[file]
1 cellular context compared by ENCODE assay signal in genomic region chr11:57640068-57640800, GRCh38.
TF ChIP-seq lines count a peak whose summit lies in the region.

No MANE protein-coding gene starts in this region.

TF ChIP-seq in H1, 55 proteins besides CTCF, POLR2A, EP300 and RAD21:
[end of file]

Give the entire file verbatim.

1 cellular context compared by ENCODE assay signal in genomic region chr11:57640068-57640800, GRCh38.
TF ChIP-seq lines count a peak whose summit lies in the region.

No MANE protein-coding gene starts in this region.

TF ChIP-seq in H1, 55 proteins besides CTCF, POLR2A, EP300 and RAD21: